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Topic: New STM32 STAR Otto Arduino Board (Read 10091 times) previous topic - next topic

bobcousins

Latest rumor is that "board is in production; will be available end of April". No word on pricing.

Please ask questions in the forum so everyone can benefit. PM me for paid work.

luca_p

Anyway, who releases this kind of crap? No new.cpp

Code: [Select]
void setup()
{
  char* p;
  p = new char(10);
  delete [] p;
}


Code: [Select]

otto.ino.cpp:(.text._Z5setupv+0x4): warning: undefined reference to `operator new(unsigned int)'

otto.ino.cpp:(.text._Z5setupv+0x10): warning: undefined reference to `operator delete[](void*)'


Rushed and unsupported, but version 1.0.1

xinfinite

And... where can I buy some OTTO's  :)

bobcousins

Latest rumor is that "board is in production; will be available end of April". No word on pricing.
Well, now end of May, still no launch, but a lucky few have bought one at the Maker Faire.

I wonder if this will go the way of the Tre...
Please ask questions in the forum so everyone can benefit. PM me for paid work.

pjrc

I wonder if Musto leaving will have any impact on Star Otto and other unreleased stuff from the Arduino.org side?

https://blog.arduino.cc/2017/07/28/a-new-era-for-arduino-begins-today/

pjrc

Looks like all Arduino.org pages now redirect to Arduino.cc.

No sign of Star Otto or Primo anymore....

xinfinite

That's a shame! I really longing for something like STAR OTTO. A lot stronger then the MEGA.
Come on Arduino: give us the STAR OTTO  :'(

pjrc

#22
Sep 02, 2017, 03:10 pm Last Edit: Sep 02, 2017, 03:18 pm by pjrc
FWIW, 2018 is likely to bring Cortex-M7 microcontrollers at 400 & 600 MHz...

M7 is pretty incredible.  It has 2 integer execution units, so sometimes it can get 2 instructions per clock.  The FPU has both 32 bit float and 64 bit double.  M7 also has branch prediction, so many branches that currently take 3 cycles in M3 & M4 become single cycle if predicted correctly.

M4 at "only" 180 MHz on Star Otto and Teensy 3.6 is going to look kinda sluggish by comparison.

selfonlypath

#23
Sep 02, 2017, 03:27 pm Last Edit: Sep 03, 2017, 05:55 am by selfonlypath
Do you mean arduino will produce a new board based on Cortex M7 and if yes, what manufacturer (Atmel, ST...) ?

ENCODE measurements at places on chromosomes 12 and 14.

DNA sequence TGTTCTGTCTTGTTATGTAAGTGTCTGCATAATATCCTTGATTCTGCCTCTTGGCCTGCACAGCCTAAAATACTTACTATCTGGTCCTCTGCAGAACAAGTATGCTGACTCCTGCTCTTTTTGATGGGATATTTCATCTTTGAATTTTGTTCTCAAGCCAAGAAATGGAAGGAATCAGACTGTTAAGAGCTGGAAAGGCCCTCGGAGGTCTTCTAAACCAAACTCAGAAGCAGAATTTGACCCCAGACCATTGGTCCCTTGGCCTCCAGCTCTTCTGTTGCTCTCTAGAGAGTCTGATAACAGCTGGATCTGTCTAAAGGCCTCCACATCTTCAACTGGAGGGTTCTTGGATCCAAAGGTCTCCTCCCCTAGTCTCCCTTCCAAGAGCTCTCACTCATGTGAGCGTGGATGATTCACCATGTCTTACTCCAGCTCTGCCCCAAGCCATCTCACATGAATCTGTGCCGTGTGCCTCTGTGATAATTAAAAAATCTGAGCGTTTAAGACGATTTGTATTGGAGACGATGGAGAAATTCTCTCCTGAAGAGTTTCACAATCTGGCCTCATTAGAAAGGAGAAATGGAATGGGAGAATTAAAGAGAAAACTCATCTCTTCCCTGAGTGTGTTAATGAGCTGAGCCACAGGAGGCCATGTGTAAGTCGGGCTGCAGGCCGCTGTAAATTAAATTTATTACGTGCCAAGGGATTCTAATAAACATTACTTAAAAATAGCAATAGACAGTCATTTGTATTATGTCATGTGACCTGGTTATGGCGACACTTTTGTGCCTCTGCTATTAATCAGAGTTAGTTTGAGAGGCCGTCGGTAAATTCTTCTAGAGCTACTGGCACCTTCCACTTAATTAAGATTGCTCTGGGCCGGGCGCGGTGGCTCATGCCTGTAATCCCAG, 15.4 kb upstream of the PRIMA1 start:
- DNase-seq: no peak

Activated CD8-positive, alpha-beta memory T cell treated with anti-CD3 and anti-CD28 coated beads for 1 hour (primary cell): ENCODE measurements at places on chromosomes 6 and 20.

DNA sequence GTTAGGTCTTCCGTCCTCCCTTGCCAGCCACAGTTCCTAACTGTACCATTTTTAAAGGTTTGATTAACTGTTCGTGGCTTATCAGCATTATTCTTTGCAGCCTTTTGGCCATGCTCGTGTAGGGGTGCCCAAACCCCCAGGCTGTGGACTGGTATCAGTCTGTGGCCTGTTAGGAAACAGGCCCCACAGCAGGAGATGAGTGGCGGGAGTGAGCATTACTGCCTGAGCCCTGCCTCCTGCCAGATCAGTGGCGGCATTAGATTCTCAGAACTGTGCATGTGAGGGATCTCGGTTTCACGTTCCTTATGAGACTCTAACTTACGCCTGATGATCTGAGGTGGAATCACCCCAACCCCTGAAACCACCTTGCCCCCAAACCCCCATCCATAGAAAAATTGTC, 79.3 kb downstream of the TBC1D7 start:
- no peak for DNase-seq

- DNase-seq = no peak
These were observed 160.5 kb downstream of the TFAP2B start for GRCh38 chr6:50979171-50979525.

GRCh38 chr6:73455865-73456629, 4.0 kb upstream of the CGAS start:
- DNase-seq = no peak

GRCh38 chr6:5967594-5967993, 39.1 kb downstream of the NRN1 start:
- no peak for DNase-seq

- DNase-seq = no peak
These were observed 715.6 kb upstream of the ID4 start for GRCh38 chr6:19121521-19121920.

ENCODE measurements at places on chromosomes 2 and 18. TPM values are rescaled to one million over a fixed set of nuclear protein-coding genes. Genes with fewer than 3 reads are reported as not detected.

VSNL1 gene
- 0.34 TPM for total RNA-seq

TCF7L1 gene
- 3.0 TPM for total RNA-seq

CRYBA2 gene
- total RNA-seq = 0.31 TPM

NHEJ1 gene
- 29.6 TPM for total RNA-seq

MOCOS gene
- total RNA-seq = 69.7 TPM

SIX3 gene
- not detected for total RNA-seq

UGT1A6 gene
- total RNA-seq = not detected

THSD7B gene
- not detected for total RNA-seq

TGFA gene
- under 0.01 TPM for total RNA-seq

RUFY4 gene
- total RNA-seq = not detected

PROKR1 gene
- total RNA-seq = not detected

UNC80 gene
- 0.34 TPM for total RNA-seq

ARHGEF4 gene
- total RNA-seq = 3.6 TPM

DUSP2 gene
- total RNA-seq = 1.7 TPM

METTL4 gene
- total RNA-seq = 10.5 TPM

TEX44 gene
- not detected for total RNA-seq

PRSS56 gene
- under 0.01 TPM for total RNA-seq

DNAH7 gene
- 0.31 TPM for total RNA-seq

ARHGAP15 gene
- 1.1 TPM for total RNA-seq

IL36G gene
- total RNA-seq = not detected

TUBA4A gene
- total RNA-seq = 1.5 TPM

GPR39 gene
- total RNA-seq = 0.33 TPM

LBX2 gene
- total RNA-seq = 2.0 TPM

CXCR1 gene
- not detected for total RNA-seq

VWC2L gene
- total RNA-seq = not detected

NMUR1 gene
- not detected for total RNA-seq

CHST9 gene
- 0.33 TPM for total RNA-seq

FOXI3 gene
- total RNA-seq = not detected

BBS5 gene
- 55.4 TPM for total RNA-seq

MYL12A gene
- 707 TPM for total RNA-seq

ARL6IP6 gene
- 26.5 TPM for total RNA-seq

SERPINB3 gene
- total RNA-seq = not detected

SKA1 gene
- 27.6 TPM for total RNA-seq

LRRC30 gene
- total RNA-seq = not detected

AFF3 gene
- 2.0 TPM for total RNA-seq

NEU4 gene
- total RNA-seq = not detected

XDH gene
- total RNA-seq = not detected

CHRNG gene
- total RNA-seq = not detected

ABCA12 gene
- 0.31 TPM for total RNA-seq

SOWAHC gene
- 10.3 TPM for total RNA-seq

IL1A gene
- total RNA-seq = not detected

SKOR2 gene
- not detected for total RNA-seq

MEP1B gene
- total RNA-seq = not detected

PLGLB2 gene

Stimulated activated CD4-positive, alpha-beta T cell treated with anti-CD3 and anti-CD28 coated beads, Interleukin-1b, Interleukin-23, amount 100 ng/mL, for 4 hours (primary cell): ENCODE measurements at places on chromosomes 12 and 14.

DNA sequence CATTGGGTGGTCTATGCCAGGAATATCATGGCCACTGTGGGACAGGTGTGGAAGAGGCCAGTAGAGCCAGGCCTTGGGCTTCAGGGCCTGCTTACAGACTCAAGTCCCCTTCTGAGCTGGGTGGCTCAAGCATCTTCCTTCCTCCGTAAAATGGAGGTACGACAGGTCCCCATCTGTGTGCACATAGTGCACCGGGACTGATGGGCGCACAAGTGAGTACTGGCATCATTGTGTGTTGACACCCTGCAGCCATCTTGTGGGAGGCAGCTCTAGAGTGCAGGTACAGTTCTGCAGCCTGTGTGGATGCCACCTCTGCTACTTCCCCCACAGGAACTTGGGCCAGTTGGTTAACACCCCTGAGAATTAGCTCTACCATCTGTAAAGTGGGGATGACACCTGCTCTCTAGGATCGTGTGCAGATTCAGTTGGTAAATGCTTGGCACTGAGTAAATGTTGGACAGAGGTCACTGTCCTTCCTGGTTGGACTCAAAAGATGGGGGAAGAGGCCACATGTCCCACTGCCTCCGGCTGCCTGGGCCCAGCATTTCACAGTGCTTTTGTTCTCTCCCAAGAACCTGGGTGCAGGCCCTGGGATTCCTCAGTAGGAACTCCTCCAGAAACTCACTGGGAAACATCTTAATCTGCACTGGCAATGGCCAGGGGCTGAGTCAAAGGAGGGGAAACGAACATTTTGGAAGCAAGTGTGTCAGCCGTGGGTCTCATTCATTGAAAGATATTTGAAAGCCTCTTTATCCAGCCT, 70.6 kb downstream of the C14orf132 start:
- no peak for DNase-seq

KevinA

Technically it looks great, but what sort of corporate morons release a non-Open Source board into an Open Source ecosystem?

ST clearly have no clue about Open Source, and I'm not sure about Arduino Srl either. Let's hope it gets some cheap clones.
What do you mean by 'Non-Open Source'?
Every one of STM development boards have documentation including the PCB design files.

pjrc

Many months ago, when Bob wrote those words, Arduino.org's page had changed from "coming soon" to showing the Star Otto as released.  The web pages didn't have the schematic back then.  I don't know if I would agree with the "corporate morons" sentiment, but at least at the time Bob wrote those words, their web page did say Star Otto was released (it wasn't) and no design files were present.

But Arduino.org did publish the schematic and other design info a short while later.  I remember, because I spent a few hours looking over the schematic and the ST chip's pinouts, trying to figure out if they had exposed the pins necessary to make a Ethernet PHY shield and a ULPI USB shield.

Whether Star Otto ever fully met the open source hardware definition is a good question.  Phil Torrone of Adafruit claimed it didn't.  He posted several messages on mail lists to call out Musto and Arduino.org.  While he probably was correct, it really looked to me like a technicality.  Arduino.org did publish the full schematic in PDF, and other files I didn't try to open.

Except for a handful of "lite version" at the San Mateo Maker Faire (lacking the LCD, audio and SDRAM), it doesn't look like they ever actually sold any Star Otto boards.